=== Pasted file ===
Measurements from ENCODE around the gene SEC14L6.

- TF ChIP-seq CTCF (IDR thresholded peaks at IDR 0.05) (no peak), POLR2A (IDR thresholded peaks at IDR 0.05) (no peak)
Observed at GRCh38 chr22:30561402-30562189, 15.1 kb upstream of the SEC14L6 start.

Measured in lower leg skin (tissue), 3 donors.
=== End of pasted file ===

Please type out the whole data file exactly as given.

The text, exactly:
Measurements from ENCODE around the gene SEC14L6.

- TF ChIP-seq CTCF (IDR thresholded peaks at IDR 0.05) (no peak), POLR2A (IDR thresholded peaks at IDR 0.05) (no peak)
Observed at GRCh38 chr22:30561402-30562189, 15.1 kb upstream of the SEC14L6 start.

Measured in lower leg skin (tissue), 3 donors.